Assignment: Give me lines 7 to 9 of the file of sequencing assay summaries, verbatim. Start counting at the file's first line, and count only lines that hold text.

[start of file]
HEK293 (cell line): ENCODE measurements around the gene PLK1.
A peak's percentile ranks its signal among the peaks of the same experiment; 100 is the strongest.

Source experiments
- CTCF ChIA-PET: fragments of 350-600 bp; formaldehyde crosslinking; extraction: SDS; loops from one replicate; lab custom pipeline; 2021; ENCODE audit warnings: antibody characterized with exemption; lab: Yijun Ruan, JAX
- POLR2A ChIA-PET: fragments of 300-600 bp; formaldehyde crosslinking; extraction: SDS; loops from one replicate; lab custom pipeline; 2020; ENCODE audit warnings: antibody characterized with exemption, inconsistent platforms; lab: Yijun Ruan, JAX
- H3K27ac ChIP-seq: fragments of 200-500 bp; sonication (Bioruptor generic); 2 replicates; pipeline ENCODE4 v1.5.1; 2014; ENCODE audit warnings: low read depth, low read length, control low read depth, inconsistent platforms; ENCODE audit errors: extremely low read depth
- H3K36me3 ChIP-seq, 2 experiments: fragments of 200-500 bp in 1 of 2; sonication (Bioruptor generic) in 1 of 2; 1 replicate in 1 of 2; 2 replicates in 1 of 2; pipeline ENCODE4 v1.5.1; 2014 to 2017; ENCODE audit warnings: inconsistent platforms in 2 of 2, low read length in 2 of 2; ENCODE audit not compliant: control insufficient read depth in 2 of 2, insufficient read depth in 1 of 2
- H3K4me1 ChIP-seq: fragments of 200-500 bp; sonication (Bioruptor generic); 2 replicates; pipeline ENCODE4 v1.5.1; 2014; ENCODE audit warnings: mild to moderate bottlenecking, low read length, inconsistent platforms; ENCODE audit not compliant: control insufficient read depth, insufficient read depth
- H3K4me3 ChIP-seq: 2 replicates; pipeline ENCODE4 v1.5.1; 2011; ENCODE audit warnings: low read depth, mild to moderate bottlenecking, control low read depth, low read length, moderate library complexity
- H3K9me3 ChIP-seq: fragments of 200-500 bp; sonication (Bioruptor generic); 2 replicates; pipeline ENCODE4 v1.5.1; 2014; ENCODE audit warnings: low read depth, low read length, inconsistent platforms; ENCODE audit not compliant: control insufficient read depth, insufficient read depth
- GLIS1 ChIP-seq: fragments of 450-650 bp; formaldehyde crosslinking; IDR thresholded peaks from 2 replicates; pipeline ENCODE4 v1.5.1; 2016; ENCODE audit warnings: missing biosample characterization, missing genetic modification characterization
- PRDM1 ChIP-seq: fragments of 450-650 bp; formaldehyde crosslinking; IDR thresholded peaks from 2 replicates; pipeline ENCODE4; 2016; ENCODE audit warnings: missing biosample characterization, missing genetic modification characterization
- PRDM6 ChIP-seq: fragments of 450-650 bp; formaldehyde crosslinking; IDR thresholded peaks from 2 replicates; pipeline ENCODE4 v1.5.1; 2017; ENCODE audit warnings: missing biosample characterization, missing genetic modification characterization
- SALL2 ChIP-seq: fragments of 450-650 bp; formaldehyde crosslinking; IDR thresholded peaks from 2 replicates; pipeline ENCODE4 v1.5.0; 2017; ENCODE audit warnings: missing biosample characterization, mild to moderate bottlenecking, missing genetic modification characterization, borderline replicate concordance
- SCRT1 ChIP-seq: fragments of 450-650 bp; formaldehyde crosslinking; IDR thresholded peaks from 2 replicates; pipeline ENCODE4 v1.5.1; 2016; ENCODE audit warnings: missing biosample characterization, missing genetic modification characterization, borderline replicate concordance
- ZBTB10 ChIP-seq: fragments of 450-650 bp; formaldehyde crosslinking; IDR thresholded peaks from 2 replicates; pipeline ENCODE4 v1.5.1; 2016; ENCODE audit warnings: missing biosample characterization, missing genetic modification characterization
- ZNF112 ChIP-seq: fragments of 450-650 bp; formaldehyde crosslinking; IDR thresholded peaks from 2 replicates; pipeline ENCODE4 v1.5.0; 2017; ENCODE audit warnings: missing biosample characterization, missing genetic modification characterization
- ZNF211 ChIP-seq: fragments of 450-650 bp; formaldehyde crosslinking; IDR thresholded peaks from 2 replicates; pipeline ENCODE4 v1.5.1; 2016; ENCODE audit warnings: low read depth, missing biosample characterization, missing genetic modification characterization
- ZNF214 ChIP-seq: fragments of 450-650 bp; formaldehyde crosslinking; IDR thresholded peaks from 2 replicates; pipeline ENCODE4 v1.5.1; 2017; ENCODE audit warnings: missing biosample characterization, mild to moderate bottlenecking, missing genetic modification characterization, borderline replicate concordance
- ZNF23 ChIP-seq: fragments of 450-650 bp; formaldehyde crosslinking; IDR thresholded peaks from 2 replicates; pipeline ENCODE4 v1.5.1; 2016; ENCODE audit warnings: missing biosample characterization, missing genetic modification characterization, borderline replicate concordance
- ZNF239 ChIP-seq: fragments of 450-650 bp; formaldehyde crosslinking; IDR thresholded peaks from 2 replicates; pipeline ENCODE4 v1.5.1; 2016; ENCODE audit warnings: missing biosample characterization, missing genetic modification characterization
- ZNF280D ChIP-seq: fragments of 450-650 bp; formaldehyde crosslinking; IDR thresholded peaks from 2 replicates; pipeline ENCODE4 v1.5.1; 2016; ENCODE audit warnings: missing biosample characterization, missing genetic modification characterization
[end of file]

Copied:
- H3K36me3 ChIP-seq, 2 experiments: fragments of 200-500 bp in 1 of 2; sonication (Bioruptor generic) in 1 of 2; 1 replicate in 1 of 2; 2 replicates in 1 of 2; pipeline ENCODE4 v1.5.1; 2014 to 2017; ENCODE audit warnings: inconsistent platforms in 2 of 2, low read length in 2 of 2; ENCODE audit not compliant: control insufficient read depth in 2 of 2, insufficient read depth in 1 of 2
- H3K4me1 ChIP-seq: fragments of 200-500 bp; sonication (Bioruptor generic); 2 replicates; pipeline ENCODE4 v1.5.1; 2014; ENCODE audit warnings: mild to moderate bottlenecking, low read length, inconsistent platforms; ENCODE audit not compliant: control insufficient read depth, insufficient read depth
- H3K4me3 ChIP-seq: 2 replicates; pipeline ENCODE4 v1.5.1; 2011; ENCODE audit warnings: low read depth, mild to moderate bottlenecking, control low read depth, low read length, moderate library complexity